The Trans Adriatic Pipeline (TAP) was chosen in 2013 to transmit Azerbaijani natural gas to Europe, with plans to connect this gas to Bulgaria via the Greece-Bulgaria interconnector (IGB). Despite delays in constructing the IGB, Azerbaijan began supplying gas to Bulgaria at the beginning of 2021 through the Kulata-Sidirokastro delivery point on the existing Bulgaria-Greece pipeline, which has a capacity of 10 million cubic meters of gas per day. As a result, Bulgaria received over 270 million cubic meters of gas in 2021. The completion and operation of the Interconnector Greece-Bulgaria (IGB) Pipeline were celebrated in Sofia on October 1, 2022. The combination of this new route and the commissioning of the IGB pipeline enabled Azerbaijan to supply a total of 600 million cubic meters of gas to Bulgaria in 2022.

The energy agreement signed between Azerbaijan and the EU in 2022 facilitated an increase in the amount of Azerbaijani gas exported to Europe. On December 31, 2022, Russia decreed that ‘unfriendly’ foreign buyers could not pay for gas in dollars or euros, leading Poland and Bulgaria to refuse payments in rubles. Historically, Bulgaria had been almost entirely dependent on Gazprom for its gas supply, with annual imports of three billion cubic meters from Russia covering nearly 90 percent of its demand. Moscow halted gas supplies to both countries in April after the Bulgarian government refused to comply with the payment terms. Since then, Bulgaria has been seeking alternative sources, such as Azerbaijani gas and LNG from the United States, to meet its needs. In 2023, 1.25 billion cubic meters of Azerbaijani gas were transported to the Bulgarian market. The plan is to export 1.5 billion cubic meters of Azerbaijani gas to Bulgaria by the end of 2024, which would account for approximately 50 percent of Bulgaria’s total gas consumption.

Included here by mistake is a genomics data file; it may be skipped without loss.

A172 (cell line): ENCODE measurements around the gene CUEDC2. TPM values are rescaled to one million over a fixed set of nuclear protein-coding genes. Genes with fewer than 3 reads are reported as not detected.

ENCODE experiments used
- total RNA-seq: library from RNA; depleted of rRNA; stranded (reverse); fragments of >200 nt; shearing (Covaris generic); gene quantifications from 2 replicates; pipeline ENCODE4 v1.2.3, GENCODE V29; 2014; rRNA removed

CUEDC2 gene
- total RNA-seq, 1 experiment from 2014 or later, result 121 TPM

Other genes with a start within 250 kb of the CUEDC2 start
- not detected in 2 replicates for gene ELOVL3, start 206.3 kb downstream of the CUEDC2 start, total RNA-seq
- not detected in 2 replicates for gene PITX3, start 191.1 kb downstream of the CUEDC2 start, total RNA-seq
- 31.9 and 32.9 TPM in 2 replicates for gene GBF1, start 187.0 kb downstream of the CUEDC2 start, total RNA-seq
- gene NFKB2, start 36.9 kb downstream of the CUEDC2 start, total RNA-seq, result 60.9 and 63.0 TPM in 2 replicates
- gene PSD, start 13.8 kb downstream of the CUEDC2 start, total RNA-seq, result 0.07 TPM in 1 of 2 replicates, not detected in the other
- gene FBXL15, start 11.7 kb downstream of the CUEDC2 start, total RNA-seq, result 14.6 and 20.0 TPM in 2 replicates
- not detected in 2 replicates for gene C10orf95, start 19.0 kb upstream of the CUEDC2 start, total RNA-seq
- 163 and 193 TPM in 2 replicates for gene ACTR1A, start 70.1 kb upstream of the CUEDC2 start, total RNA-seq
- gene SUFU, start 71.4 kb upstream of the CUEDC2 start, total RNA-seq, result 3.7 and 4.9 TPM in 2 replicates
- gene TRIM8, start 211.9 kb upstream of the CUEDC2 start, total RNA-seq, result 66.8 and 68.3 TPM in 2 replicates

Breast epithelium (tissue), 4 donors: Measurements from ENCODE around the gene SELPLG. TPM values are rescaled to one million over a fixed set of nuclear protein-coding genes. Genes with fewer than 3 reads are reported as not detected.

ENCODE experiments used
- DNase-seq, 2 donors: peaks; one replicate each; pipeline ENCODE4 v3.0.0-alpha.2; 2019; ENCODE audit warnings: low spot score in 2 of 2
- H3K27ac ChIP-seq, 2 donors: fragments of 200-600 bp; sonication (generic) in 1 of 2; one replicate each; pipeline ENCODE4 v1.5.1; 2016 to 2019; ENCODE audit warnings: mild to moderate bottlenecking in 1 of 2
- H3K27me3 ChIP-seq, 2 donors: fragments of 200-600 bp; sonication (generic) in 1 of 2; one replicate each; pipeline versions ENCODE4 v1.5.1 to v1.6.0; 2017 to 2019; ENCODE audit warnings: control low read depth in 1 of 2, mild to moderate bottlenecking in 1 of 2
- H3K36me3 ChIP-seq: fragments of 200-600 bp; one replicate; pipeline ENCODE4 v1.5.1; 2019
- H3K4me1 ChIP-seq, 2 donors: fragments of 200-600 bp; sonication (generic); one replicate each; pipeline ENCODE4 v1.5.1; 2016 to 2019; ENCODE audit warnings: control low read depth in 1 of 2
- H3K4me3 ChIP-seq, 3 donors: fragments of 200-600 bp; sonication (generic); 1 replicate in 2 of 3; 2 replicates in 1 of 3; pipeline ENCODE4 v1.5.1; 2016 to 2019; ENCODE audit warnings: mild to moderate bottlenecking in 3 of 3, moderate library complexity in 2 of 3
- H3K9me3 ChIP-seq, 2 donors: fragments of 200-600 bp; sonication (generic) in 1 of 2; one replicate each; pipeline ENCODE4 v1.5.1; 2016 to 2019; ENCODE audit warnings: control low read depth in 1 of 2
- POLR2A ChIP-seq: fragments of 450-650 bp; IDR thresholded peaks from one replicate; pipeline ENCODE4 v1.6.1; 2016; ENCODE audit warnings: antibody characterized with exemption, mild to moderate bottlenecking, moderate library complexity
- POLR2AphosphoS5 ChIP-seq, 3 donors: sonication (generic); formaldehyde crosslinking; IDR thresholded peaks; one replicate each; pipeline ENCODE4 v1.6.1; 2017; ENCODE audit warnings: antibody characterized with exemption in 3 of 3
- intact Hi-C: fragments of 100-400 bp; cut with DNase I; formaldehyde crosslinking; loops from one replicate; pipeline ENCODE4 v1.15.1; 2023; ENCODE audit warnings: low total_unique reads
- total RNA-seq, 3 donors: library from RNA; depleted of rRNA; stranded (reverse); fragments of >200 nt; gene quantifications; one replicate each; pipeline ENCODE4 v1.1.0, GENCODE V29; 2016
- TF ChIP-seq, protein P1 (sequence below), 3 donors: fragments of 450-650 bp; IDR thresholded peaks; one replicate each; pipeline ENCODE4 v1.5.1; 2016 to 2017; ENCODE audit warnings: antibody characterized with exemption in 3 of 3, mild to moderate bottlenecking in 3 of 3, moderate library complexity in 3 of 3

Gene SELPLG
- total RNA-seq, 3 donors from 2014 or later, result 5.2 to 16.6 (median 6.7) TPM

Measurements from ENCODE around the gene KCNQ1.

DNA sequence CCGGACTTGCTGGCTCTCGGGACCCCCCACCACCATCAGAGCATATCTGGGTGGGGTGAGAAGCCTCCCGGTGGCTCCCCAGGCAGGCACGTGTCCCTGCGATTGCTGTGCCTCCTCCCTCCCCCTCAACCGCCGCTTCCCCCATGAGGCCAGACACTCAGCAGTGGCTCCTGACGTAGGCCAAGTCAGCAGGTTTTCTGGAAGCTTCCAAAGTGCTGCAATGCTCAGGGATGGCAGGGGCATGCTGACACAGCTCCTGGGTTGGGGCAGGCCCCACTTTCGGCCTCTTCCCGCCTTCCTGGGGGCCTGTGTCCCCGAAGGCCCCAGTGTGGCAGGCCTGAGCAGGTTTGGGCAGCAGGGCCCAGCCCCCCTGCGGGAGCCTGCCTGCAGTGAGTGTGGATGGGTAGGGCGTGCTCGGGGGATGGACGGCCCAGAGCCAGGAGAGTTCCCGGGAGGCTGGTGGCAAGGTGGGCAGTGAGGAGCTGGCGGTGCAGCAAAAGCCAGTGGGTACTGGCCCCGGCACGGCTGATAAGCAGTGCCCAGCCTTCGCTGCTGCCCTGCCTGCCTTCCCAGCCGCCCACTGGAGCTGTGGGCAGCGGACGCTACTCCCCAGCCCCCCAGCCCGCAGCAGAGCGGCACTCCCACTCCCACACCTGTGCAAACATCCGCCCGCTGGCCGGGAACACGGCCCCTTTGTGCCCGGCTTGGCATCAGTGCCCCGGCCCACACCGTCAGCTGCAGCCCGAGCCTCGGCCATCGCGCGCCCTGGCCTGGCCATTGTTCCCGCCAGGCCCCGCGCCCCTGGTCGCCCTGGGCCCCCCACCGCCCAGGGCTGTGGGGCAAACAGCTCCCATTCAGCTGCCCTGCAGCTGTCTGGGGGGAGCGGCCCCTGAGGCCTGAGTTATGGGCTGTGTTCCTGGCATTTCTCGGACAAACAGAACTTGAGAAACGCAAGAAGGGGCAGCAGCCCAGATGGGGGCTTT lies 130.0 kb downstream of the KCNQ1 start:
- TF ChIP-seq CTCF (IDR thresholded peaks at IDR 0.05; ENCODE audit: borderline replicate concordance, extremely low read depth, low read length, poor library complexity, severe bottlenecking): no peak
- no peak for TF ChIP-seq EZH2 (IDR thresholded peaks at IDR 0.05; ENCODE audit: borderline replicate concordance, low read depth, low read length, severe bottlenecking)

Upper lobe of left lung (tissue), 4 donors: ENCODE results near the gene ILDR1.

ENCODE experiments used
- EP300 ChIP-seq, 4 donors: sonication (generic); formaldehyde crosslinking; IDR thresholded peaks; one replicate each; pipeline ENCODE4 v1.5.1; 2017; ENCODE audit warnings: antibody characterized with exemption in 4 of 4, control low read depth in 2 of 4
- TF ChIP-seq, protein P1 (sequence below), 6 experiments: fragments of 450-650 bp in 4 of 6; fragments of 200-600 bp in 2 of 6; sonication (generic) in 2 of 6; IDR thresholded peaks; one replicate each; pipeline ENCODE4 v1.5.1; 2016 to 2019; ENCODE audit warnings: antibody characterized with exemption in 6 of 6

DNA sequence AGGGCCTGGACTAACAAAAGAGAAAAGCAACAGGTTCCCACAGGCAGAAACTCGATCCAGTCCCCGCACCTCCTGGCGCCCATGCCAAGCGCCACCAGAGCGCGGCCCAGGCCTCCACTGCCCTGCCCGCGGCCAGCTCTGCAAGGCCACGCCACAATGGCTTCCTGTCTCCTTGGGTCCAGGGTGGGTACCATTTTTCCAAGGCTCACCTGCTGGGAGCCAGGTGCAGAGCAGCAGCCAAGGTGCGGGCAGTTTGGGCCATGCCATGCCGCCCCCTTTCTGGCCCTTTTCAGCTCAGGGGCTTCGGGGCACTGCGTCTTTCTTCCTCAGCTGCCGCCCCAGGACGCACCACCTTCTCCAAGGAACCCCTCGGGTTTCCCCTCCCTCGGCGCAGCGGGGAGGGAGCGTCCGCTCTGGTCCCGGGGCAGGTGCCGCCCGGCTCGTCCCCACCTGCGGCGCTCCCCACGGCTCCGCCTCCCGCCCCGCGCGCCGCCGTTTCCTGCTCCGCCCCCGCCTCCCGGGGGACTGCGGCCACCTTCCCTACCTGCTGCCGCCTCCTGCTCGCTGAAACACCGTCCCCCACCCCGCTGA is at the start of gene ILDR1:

Bulgaria as Transit country for Azerbaijan Natural Gas
At the same time, Bulgaria has become an important gas transit country for Eastern European nations. Azerbaijani gas is currently exported from Bulgaria to other neighboring countries, with the number of these countries expected to increase in the coming years. The Southern Gas Corridor (SGC) project significantly influenced Bulgaria’s decision to construct the Interconnector Greece-Bulgaria (IGB) pipeline, facilitating a connection to this gas corridor. Additionally, Bulgaria is considering the possibility of transiting Azerbaijani gas through its territory to other European countries.

On July 18, 2017, SOCAR and Bulgartransgaz signed a Memorandum of Understanding (MoU) that outlined opportunities for cooperation between the two companies. The MoU focused on creating additional natural gas supply routes through Bulgaria to other markets in Southeast Europe, SOCAR’s participation in the Balkan Gas Hub, and the transit of additional volumes of natural gas from the Southern Gas Corridor beyond those agreed upon in 2013 with the Shah Deniz consortium.

On April 25, 2023, a Memorandum of Understanding (MoU) was signed in Sofia, Bulgaria, to foster cooperation between the gas transmission system operators from Bulgaria (Bulgartransgaz EAD), Romania (Transgaz S.A.), Hungary (FGSZ Ltd.), Slovakia (EUSTREAM), and the State Oil Company of the Azerbaijan Republic (SOCAR). This MoU addresses the Solidarity Ring (STRING) joint initiative, supported by the European Commission, which aims to enhance the security of natural gas supplies for the European Union and the Central and South-Eastern European regions. The Solidarity Ring initiative seeks to upgrade the transmission network systems of Bulgaria, Romania, Hungary, and Slovakia to facilitate additional gas deliveries from alternative sources, such as Azerbaijan, for European customers.